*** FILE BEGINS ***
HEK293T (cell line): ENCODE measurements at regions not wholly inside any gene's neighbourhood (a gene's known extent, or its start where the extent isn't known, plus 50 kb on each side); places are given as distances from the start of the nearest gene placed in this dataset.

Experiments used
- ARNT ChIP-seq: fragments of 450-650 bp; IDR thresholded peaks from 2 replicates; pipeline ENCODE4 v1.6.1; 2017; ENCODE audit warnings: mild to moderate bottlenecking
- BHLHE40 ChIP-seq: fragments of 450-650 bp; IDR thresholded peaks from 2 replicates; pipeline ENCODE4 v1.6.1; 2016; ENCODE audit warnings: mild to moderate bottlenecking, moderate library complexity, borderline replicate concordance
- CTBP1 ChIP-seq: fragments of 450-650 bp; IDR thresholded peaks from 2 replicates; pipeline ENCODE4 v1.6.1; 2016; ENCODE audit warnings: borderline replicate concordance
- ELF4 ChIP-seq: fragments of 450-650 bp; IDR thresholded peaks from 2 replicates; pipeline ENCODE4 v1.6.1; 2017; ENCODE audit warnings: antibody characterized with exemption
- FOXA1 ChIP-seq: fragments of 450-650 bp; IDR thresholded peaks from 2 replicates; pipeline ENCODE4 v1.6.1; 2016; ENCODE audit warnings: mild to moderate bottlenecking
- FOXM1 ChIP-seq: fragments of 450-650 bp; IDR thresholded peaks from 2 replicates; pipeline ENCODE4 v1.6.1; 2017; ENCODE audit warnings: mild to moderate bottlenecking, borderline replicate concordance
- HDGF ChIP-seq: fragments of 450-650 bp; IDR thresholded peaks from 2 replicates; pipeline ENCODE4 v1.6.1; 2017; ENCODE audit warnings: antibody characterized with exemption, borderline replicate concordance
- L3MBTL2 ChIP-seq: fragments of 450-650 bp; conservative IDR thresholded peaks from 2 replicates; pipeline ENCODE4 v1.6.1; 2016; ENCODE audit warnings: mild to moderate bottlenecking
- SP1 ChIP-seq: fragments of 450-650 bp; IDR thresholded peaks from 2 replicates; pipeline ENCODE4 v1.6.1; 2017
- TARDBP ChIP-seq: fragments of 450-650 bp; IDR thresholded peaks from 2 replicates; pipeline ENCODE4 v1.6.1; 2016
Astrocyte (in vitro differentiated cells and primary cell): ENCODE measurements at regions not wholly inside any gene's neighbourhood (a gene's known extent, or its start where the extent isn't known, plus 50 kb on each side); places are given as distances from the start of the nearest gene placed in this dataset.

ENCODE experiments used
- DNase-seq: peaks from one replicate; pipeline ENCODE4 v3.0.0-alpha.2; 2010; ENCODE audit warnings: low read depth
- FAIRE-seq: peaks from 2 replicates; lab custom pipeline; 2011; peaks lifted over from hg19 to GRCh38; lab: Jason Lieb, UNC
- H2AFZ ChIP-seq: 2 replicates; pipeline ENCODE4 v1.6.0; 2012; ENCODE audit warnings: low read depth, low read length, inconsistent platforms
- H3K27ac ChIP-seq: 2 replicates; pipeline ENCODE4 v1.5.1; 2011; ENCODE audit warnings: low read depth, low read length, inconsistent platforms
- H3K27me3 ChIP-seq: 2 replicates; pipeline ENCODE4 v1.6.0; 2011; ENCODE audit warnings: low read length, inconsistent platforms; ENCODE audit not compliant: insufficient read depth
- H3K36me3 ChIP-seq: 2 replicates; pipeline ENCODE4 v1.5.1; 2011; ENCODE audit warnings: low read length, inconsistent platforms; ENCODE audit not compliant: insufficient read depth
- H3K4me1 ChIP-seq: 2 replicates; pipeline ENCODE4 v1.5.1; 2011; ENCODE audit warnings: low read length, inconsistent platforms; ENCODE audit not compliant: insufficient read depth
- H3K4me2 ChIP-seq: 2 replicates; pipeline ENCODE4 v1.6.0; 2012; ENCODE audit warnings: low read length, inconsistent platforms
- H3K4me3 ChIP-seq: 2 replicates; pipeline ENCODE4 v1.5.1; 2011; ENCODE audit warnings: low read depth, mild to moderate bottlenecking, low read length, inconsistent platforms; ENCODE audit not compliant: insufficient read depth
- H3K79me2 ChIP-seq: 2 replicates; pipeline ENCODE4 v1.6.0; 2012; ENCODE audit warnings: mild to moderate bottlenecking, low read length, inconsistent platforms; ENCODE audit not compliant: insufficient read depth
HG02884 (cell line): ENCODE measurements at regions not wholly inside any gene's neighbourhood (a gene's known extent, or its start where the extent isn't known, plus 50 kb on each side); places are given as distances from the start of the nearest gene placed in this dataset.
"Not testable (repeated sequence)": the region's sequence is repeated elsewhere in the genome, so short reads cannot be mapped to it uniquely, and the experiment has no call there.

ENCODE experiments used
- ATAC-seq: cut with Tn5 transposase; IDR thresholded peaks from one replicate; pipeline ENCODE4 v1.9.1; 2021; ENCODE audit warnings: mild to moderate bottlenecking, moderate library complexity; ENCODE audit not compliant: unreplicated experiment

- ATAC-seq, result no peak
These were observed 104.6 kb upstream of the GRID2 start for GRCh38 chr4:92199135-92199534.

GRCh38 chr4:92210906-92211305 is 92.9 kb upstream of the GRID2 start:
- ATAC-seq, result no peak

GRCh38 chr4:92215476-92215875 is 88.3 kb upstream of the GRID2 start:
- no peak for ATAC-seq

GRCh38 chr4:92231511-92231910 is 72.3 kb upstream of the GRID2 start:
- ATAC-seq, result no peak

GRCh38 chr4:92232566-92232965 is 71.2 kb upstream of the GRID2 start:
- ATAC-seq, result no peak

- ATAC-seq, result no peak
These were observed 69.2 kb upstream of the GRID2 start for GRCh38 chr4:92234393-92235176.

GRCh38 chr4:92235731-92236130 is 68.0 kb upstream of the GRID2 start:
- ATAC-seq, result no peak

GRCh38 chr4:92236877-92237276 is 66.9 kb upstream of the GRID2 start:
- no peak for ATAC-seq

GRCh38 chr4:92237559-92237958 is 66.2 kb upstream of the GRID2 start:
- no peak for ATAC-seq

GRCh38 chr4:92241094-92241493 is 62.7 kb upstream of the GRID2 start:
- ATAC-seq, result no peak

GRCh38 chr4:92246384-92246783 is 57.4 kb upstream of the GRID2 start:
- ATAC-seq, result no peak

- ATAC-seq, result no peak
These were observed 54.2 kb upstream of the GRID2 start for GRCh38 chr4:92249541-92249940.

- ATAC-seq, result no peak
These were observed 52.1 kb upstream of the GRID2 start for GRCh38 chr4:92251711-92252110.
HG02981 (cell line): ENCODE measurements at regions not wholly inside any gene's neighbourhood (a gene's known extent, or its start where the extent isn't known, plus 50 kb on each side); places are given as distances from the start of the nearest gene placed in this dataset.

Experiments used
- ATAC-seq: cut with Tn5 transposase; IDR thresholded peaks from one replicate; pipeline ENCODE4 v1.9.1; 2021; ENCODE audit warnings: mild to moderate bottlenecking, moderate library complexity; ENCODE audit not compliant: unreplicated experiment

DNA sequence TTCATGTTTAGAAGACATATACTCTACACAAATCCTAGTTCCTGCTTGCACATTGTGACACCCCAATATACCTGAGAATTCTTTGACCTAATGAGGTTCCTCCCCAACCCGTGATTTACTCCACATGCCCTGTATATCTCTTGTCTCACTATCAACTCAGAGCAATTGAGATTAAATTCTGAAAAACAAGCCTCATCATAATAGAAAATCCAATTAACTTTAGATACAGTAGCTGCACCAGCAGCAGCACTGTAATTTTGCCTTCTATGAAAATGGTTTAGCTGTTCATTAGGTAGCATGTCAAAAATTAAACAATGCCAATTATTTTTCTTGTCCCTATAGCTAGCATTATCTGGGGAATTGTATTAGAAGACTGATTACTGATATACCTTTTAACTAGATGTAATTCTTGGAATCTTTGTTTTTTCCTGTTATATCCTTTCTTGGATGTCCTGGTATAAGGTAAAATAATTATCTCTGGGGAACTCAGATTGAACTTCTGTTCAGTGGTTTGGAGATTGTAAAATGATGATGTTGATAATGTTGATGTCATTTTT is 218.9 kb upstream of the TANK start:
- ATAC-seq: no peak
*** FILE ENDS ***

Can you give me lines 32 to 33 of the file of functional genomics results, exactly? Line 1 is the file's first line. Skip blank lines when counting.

- ATAC-seq, result no peak

GRCh38 chr4:92215476-92215875 is 88.3 kb upstream of the GRID2 start: